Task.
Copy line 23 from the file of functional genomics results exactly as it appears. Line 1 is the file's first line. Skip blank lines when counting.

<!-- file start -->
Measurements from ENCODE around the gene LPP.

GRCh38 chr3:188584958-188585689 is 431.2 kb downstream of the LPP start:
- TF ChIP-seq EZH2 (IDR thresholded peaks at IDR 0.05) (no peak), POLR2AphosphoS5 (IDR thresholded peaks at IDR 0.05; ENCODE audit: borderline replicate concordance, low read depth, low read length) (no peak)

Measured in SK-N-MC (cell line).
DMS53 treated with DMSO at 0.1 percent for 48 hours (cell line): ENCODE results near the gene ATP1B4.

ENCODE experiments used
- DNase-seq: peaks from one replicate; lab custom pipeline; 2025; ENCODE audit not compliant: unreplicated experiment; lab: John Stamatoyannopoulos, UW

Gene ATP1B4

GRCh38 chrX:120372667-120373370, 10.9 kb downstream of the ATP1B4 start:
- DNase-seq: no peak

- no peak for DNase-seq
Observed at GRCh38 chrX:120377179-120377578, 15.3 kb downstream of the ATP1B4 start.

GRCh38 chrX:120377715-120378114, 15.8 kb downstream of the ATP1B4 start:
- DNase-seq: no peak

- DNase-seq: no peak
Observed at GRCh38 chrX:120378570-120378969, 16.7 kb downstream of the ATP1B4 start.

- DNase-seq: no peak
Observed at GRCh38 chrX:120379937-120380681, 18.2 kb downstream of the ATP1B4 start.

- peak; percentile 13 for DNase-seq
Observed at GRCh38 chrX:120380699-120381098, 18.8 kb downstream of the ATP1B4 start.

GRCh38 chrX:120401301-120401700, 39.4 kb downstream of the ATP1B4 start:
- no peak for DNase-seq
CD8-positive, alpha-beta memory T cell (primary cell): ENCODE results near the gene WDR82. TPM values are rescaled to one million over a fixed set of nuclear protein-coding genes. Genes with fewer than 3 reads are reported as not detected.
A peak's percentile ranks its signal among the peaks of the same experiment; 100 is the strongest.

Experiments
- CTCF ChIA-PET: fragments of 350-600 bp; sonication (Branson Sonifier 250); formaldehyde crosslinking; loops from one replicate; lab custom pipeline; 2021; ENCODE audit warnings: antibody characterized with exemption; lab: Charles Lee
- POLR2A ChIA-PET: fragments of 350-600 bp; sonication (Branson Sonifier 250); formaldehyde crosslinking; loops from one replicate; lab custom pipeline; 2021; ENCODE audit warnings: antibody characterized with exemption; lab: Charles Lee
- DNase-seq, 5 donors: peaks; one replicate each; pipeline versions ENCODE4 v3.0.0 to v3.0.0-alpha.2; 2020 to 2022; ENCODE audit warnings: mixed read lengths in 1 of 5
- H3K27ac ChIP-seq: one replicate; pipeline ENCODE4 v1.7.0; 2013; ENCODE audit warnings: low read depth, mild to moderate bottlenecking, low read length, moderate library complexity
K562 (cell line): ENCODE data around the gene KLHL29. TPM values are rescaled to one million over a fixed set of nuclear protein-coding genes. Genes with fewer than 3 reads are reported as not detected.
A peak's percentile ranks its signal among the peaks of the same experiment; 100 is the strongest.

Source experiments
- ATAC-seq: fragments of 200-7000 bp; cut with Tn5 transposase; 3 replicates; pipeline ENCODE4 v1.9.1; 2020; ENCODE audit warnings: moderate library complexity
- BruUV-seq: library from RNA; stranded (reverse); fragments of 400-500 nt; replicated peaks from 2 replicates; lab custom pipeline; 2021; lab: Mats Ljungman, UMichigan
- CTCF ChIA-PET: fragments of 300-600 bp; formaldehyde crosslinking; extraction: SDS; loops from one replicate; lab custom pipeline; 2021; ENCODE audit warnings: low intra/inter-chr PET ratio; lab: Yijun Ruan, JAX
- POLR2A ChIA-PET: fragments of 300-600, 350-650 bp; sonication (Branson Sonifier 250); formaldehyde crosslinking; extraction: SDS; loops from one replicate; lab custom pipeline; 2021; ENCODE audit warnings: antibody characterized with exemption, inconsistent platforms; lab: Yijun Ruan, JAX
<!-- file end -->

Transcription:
CD8-positive, alpha-beta memory T cell (primary cell): ENCODE results near the gene WDR82. TPM values are rescaled to one million over a fixed set of nuclear protein-coding genes. Genes with fewer than 3 reads are reported as not detected.